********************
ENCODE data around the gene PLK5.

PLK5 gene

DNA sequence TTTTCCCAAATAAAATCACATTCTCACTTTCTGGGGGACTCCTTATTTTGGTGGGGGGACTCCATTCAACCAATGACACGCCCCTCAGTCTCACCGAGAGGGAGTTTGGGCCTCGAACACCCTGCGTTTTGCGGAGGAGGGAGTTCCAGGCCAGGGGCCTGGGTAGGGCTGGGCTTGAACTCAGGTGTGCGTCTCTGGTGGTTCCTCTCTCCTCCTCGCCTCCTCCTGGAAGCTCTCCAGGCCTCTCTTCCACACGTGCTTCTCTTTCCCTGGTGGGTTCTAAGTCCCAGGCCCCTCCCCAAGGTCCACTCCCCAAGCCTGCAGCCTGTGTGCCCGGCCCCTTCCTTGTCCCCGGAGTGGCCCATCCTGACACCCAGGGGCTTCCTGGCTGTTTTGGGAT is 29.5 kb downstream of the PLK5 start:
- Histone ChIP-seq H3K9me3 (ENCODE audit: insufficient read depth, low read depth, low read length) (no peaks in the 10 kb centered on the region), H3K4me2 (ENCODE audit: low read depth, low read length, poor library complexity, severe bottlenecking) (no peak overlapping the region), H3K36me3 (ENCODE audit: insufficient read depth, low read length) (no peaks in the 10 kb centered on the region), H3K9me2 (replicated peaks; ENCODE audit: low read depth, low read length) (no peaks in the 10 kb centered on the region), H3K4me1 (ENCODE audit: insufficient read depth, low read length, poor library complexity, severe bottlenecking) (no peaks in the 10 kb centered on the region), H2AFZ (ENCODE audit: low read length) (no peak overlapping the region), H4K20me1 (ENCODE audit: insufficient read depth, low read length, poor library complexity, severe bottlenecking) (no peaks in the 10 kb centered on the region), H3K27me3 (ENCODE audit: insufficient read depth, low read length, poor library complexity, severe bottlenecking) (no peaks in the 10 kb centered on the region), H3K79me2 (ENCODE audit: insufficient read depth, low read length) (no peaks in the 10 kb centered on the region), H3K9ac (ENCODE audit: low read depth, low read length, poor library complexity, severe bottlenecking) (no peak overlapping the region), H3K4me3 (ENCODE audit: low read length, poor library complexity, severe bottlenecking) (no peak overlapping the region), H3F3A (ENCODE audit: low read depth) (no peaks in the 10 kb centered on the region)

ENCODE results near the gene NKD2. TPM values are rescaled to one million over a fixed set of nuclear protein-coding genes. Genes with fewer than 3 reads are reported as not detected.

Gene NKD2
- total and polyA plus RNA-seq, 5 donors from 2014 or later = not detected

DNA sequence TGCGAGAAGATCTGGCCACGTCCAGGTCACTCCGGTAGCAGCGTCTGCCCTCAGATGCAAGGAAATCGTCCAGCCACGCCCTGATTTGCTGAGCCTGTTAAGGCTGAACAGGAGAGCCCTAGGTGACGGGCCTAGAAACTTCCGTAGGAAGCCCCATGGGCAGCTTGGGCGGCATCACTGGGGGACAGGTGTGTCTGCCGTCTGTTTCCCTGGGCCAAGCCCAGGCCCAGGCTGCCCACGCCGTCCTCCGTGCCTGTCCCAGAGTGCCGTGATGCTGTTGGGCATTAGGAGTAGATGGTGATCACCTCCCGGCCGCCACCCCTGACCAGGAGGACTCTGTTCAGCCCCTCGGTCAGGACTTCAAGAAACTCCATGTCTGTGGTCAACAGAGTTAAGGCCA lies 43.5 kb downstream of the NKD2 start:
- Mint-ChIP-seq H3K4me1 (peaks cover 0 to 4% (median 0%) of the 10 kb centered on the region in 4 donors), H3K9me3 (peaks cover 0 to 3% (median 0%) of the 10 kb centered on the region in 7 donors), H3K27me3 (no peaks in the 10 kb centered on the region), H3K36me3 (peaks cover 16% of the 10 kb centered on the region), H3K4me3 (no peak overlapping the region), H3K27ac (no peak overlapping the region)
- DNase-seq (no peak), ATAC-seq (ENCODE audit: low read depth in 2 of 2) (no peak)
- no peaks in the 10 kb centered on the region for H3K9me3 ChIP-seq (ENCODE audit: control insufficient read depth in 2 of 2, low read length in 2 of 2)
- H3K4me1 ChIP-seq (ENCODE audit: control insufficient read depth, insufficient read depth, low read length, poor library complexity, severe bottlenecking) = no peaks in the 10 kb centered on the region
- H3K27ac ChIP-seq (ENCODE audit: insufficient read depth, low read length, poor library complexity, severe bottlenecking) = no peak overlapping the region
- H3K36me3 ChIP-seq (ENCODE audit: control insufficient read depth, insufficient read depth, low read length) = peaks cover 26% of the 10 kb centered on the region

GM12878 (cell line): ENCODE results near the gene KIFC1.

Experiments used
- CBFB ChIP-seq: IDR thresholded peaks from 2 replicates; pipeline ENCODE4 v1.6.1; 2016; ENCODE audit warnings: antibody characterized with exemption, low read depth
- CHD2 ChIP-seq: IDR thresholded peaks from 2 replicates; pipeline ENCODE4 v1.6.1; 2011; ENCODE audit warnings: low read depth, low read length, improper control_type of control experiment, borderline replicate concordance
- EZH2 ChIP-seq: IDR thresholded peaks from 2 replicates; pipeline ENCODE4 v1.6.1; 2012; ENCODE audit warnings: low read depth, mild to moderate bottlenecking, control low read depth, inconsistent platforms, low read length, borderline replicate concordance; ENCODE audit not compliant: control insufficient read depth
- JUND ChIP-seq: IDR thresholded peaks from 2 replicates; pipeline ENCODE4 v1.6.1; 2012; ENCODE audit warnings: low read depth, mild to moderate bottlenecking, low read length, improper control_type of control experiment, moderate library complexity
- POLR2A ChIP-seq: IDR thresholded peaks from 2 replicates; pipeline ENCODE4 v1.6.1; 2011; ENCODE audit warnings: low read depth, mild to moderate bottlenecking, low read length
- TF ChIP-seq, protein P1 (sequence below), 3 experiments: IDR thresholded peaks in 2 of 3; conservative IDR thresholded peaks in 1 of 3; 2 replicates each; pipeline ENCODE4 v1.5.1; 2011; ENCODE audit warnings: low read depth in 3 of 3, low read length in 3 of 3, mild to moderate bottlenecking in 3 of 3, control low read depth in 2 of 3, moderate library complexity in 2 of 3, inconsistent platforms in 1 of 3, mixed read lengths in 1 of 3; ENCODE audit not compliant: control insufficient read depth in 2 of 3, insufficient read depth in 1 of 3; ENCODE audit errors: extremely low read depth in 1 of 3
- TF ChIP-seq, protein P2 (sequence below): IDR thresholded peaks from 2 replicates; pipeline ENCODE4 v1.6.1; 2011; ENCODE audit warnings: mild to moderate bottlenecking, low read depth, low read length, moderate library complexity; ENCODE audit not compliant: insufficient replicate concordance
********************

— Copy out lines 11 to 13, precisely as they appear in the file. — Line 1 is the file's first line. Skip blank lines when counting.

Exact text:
- no peaks in the 10 kb centered on the region for H3K9me3 ChIP-seq (ENCODE audit: control insufficient read depth in 2 of 2, low read length in 2 of 2)
- H3K4me1 ChIP-seq (ENCODE audit: control insufficient read depth, insufficient read depth, low read length, poor library complexity, severe bottlenecking) = no peaks in the 10 kb centered on the region
- H3K27ac ChIP-seq (ENCODE audit: insufficient read depth, low read length, poor library complexity, severe bottlenecking) = no peak overlapping the region